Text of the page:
Sheer Magnetism! (1) Cleopatra Swore by It (and So Does Cherie). but as the NHS Offers Magnet Therapy, Is It REALLY the Answer for Everything from Ulcers to Period Pains? (2) GoodHealth
Byline: LUCY ELKINS
MAGNETIC therapy is to be made available on the NHS - but is it good medicine or hocus pocus?
Certainly little is known about this healing technique, even though it has been used for centuries.
Cherie Blair and Cleopatra are two fans of magnets, which have been hailed as possible cures for everything from period pains to cancer.
Magnets used for therapy tend to look about the size of a 50p piece and are at least ten times stronger than the plastic letters found sticking to fridge doors.
The strength of the magnet and the number used depends on the condition to be treated. The body does have its own natural magnetic field - yet exactly how magnetic therapy works remains unclear.
'We have theories but no one knows for sure,' concedes Dr Nyjon Eccles, a GP from North London who has conducted studies on magnets.
'We think they work in a number of different ways. For example, we think that one of the reasons magnets are so good at reducing pain is that they seem to reduce the frequency of nerve signals from the site of pain up to the brain.
'They also seem to produce a small electrical current which, if placed near damaged tissue, helps stimulate healing by, for example, improving blood flow and stimulating the production of collagen tissue which helps wounds heal over.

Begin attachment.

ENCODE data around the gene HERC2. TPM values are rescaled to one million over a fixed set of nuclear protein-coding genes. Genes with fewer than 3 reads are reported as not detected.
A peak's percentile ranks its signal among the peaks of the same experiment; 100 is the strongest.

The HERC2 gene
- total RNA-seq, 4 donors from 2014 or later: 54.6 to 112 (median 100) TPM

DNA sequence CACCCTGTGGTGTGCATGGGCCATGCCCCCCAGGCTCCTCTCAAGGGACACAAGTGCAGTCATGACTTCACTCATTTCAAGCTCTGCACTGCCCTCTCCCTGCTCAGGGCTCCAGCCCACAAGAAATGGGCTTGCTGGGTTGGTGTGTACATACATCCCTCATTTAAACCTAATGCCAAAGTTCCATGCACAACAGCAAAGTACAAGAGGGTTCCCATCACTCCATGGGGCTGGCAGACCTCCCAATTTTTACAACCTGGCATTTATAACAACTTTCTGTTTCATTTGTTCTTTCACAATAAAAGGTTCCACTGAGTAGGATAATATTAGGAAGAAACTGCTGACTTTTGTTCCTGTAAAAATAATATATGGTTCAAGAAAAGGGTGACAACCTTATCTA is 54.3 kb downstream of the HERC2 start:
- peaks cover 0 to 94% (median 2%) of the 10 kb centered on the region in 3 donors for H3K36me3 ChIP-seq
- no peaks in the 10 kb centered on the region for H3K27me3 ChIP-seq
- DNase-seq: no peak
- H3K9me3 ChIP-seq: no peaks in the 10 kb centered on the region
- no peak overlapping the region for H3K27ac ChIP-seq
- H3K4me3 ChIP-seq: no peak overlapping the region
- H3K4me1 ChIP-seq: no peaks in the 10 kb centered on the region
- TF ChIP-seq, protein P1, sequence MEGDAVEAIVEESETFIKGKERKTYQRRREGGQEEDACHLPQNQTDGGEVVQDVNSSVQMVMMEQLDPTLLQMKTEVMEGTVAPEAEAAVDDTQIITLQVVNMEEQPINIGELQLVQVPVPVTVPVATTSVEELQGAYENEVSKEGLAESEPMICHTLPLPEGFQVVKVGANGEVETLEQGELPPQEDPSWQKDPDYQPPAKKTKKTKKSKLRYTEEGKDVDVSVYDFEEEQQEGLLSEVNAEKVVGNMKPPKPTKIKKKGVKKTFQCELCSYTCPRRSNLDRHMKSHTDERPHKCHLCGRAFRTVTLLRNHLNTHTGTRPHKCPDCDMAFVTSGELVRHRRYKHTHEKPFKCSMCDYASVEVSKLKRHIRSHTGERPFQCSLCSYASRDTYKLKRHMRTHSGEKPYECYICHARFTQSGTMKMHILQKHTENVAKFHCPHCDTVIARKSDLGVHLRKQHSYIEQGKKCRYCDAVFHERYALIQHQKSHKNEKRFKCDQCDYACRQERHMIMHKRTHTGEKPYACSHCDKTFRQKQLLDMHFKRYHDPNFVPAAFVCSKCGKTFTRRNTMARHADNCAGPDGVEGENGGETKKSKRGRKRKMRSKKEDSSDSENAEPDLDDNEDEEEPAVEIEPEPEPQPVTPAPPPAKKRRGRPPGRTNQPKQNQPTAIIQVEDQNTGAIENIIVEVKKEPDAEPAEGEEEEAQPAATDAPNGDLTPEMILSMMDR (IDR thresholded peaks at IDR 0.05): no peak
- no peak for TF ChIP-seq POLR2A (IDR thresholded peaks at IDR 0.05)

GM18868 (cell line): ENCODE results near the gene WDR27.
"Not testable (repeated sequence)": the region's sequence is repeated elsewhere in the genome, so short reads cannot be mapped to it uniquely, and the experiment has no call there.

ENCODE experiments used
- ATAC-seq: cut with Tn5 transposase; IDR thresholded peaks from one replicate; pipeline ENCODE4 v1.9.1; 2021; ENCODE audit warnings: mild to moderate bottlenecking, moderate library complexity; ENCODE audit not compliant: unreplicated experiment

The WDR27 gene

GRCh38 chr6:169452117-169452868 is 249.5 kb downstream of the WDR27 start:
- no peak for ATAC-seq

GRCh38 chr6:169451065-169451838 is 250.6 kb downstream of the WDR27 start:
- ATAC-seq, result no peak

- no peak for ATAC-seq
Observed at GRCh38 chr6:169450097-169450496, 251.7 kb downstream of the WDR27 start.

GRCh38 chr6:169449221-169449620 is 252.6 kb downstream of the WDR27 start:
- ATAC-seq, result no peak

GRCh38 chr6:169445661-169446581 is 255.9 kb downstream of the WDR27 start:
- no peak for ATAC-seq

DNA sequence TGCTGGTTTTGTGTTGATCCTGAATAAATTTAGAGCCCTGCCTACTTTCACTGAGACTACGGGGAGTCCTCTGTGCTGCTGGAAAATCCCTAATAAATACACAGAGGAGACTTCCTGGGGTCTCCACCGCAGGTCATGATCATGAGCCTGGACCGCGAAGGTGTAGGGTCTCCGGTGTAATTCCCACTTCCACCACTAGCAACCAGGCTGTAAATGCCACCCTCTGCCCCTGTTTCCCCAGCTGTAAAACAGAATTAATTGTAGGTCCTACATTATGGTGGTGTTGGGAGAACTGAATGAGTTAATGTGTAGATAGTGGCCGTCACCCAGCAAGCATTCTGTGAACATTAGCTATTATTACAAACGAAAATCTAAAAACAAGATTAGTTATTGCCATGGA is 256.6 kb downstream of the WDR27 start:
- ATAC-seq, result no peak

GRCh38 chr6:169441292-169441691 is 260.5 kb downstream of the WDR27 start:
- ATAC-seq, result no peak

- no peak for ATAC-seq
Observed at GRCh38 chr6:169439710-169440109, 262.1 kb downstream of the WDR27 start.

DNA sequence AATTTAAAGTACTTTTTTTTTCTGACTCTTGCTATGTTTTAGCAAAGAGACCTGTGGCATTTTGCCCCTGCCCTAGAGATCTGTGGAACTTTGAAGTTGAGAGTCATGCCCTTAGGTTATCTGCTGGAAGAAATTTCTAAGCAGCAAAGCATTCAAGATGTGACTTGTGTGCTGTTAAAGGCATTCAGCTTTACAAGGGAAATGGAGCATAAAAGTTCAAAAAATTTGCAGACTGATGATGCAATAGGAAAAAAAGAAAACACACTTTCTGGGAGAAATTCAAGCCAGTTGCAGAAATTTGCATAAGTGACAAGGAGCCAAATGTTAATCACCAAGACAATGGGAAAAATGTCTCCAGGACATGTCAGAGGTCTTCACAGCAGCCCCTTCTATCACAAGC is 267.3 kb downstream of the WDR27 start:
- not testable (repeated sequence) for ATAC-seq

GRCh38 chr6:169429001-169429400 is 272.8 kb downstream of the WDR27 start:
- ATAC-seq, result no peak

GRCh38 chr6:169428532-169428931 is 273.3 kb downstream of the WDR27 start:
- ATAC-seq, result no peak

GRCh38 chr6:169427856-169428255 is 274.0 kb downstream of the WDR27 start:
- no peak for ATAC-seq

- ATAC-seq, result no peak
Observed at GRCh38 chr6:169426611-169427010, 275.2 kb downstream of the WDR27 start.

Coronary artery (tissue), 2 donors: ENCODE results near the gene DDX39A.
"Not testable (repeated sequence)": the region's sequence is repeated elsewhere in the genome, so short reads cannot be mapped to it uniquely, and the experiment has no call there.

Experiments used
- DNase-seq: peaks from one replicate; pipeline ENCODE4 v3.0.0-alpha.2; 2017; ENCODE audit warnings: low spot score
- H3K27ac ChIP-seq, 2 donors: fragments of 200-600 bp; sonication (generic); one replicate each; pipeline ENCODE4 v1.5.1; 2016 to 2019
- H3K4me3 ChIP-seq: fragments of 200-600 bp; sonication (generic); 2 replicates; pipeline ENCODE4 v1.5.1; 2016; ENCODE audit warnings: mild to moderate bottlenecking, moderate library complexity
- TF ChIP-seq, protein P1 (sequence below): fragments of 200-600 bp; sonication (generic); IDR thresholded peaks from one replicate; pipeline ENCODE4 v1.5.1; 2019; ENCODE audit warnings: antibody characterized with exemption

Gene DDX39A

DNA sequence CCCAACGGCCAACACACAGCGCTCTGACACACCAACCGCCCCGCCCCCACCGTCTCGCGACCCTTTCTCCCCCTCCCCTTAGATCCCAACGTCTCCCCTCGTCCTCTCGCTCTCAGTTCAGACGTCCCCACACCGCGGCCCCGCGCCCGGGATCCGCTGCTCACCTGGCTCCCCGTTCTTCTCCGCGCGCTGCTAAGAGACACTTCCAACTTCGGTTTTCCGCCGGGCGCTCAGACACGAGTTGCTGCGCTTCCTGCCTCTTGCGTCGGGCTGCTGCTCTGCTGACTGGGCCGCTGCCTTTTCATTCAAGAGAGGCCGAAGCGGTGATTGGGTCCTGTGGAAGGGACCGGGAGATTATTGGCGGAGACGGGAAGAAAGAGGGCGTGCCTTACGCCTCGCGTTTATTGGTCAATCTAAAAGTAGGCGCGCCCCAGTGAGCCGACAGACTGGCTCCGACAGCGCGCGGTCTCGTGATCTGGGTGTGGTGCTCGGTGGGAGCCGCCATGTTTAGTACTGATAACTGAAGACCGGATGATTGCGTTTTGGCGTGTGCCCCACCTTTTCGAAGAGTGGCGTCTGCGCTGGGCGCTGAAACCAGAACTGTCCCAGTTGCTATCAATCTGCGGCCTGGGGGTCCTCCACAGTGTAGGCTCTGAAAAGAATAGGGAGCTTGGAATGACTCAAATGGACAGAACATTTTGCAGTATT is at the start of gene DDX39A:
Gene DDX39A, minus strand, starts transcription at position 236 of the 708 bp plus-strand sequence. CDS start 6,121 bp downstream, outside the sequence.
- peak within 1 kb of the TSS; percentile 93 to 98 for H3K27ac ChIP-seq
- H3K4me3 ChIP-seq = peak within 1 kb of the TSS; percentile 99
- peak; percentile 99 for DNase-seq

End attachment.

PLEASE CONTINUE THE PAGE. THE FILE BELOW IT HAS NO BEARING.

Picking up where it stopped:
'This is not claptrap. These effects have been seen and measured.' This week it was announced that magnetic therapy has been cleared for use in the NHS on leg ulcers. These tend to occur in the elderly, often as a result of poor wound healing or poor circulation. Treatment currently costs the NHS up to [pounds sterling]300million each year.
NHS managers were impressed by a study conducted by Dr Eccles which found that using a product called 4UlcerCare - a velcro leg wrap containing four magnets - just above the site of the wound speeds up the healing process and slashes the chance of ulcers recurring. The study looked at 27 patients over 12 weeks.
Those using conventional compression bandages and a deactivated magnet found their ulcers increased in size by an average of four per cent.
PATIENTS using the bandage and an activated magnet found their ulcer had reduced in size by 91 per cent.
In another study, 211 people who suffered recurrent leg ulcers were given given a magnet to wear for 20 months.
Their ulcers did not recur.
It is hoped that the [pounds sterling]13.80 device may save the NHS [pounds sterling]150 million a year by cutting the recurrence of ulcers and improving recovery times.
Another study found that magnets can ease period pains. A group of women who were given a small magnet to fasten to the front of their underwear found it reduced their pain by 50 per cent - even though some had found the pain so bad they had been unable to work. …